The veterans motorcycle group known as “Rolling Thunder” has recently announced their intent to return to DC, should House Democrats under the leadership of Nancy Pelosi seek to impeach President Trump.
“I think he’s doing a great job, and I wish Nancy Pelosi and her cronies would get off his back,” the group’s executive director, Artie Miller, said of Trump and Democrats’ attempts to impeach him.
Muller, a Vietnam veteran, called Pelosi an “arrogant little bitch” and suggested that any moves to impeach Trump would result in “not just bikers, but patriotic Americans” marching on the nation’s capital.
Other prominent members of the group echoed Muller’s remarks, indicating that a sizable number of the group would be willing to show up to DC to support Trump.
Leaders of the veterans group Rolling Thunder are poised to roar back to Washington to defend President Trump if Democrats move to impeach him.
They say Trump hasn’t changed their mind about ending their annual massive Memorial Day biker gathering. But some bikers will be back to demand House Speaker Nancy Pelosi, D-Calif., halt impeachment proceedings if she cranks them up.
“I think he’s doing a great job, and I wish Nancy Pelosi and her cronies would get off his back,” executive director Artie Muller said Thursday after returning to New Jersey from the group’s final planned national gathering in Washington.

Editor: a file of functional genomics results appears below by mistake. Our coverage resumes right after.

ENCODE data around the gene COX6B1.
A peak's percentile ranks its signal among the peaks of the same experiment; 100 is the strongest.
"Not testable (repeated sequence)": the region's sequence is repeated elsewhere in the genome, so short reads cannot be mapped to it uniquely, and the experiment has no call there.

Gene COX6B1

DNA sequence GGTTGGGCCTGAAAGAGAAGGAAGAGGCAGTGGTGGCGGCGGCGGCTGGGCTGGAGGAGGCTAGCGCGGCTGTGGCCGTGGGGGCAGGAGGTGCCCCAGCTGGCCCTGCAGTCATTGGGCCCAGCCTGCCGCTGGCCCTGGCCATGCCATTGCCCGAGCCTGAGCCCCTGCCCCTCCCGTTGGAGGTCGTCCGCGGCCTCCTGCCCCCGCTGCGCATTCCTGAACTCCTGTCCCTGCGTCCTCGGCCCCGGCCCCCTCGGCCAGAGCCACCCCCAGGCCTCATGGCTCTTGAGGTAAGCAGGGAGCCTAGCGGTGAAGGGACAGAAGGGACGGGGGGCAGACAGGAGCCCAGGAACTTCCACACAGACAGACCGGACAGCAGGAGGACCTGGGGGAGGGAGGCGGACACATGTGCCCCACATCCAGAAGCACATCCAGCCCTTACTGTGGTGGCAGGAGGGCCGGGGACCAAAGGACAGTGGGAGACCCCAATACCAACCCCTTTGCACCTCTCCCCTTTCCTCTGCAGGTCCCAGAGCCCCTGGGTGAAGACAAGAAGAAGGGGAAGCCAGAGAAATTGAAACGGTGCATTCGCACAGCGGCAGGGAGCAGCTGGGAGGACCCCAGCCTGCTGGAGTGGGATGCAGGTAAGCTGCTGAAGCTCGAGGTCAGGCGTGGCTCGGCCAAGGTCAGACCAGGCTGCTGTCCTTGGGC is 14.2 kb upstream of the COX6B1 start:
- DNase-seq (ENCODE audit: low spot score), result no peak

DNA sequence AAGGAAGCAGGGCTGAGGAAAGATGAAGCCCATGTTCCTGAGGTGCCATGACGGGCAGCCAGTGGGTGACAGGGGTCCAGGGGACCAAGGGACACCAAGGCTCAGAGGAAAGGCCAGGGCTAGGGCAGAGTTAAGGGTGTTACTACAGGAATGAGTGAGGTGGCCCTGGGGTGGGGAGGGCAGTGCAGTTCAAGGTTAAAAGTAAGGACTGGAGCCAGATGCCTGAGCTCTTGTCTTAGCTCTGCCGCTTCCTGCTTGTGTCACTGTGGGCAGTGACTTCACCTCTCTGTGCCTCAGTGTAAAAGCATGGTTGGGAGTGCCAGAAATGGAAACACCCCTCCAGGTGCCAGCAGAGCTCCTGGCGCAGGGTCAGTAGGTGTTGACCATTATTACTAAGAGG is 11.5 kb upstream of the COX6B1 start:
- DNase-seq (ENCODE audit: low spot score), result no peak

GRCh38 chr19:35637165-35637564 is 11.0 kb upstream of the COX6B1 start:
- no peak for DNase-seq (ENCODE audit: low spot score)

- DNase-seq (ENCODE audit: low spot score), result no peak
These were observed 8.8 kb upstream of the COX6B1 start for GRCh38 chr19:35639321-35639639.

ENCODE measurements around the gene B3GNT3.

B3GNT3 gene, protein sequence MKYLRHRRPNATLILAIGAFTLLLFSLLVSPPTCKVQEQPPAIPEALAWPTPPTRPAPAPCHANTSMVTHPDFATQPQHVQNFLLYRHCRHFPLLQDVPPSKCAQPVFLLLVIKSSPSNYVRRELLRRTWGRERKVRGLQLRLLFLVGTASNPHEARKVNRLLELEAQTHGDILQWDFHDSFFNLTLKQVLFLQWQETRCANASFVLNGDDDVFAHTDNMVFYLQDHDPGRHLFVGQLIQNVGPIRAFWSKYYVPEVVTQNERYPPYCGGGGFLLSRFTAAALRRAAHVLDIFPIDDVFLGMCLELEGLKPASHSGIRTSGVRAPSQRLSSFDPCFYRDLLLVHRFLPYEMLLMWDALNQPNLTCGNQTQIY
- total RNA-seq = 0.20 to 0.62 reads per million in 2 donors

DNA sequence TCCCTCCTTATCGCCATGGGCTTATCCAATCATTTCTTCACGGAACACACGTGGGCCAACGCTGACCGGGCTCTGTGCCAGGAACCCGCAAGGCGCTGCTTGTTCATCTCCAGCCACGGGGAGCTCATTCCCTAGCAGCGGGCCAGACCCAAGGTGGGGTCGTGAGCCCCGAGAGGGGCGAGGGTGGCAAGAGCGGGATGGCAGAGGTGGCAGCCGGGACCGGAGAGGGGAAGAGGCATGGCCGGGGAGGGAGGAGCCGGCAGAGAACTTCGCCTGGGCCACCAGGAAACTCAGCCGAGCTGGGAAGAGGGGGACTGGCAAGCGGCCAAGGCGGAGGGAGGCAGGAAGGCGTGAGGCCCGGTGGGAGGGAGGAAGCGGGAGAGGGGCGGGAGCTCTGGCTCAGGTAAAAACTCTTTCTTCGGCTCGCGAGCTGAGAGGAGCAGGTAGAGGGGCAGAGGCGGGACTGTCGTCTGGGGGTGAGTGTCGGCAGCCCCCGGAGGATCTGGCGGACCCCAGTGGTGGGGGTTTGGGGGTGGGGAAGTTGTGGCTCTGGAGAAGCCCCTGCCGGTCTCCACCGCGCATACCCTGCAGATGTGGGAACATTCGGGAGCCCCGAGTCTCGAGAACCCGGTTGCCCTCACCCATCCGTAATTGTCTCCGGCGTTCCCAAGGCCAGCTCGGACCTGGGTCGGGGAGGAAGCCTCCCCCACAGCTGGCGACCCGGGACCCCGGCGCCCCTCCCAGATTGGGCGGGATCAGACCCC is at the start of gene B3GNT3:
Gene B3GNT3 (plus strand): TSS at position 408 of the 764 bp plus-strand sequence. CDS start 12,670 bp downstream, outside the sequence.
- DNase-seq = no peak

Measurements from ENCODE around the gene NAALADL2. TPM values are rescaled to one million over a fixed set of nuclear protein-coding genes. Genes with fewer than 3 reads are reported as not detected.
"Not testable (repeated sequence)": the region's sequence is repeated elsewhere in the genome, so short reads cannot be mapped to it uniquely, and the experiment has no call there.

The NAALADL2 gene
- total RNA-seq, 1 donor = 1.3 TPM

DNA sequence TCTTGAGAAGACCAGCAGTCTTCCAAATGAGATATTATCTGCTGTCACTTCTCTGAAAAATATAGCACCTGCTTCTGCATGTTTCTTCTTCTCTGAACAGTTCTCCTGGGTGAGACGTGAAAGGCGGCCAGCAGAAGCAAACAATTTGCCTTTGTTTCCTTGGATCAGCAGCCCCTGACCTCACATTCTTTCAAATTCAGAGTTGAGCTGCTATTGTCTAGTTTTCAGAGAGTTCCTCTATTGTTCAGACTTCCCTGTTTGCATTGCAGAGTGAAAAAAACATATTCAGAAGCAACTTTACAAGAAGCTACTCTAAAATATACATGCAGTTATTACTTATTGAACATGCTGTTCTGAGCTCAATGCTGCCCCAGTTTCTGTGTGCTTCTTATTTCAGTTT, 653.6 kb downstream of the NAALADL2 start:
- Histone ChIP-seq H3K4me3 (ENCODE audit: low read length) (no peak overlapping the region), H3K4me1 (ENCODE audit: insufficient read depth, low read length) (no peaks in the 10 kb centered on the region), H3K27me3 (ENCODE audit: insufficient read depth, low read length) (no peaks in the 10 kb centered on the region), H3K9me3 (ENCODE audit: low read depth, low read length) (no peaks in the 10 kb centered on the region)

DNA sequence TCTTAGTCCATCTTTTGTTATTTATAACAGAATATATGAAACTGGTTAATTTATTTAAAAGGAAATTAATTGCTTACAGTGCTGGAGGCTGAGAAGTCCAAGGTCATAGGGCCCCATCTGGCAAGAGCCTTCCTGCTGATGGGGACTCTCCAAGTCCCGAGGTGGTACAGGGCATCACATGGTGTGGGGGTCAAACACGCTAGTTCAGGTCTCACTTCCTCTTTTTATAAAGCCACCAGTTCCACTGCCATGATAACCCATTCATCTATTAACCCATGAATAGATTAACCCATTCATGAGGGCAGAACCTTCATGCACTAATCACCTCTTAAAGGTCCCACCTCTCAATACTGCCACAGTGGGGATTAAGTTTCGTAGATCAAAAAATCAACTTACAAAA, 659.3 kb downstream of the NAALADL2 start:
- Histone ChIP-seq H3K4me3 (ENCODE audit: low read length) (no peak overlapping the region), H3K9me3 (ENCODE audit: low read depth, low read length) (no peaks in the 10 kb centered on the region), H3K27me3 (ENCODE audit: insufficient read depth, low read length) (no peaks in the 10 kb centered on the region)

Muller predicted a large convergence that would feature “not just bikers, but patriotic Americans.”
Muller, 74, a former Army sergeant who served in Vietnam, said he appreciates that Trump “speaks the truth” and said he considers Pelosi an “arrogant little bitch.”
“Same with Hillary Clinton. Hillary Clinton and Nancy Pelosi should open up their closets and put some charges against them,” he said.
Muller is likely to be joined by throngs of fellow bikers if a pro-Trump rally were to take place. Many members of the POW/MIA organization are fiercely supportive of Trump, even if they are sticking to their plan to fragment the Memorial Day gathering into regional rides after 32 years of descending on Washington.
Francis “Mac” MacDonald, the president of a Rolling Thunder chapter in Virginia, said he “and most of our chapter” would ride in Trump’s defense but stressed it would be in a personal capacity. He bans political and religious talk among his chapter in favor of unifying ideals.
The numbers involved in a pro-Trump rally could be large. More than 1 million bikers are believed to have traveled to D.C. for this year’s Rolling Thunder rally. And infrequent, unrelated biker activism has drawn large numbers, including a 2013 ride that brought thousands of bikers to counterprotest a 9/11 event originally billed as the Million Muslim March.
Gus Dante, a national board member of Rolling Thunder, said he’s not sure that he would join an anti-impeachment protest, wanting to preserve a working relationship with Democrats such as the cause’s “dear friend” Sen. Elizabeth Warren, D-Mass.
Dante, however, said “everyone is fed up” with Washington politics, and that it was conceivable large numbers of bikers would participate.
The Rolling Thunder organization campaigns for missing and imprisoned soldiers and decided in November, after a bitter disagreement with Pentagon parking lot officials, to end the national trek to Washington.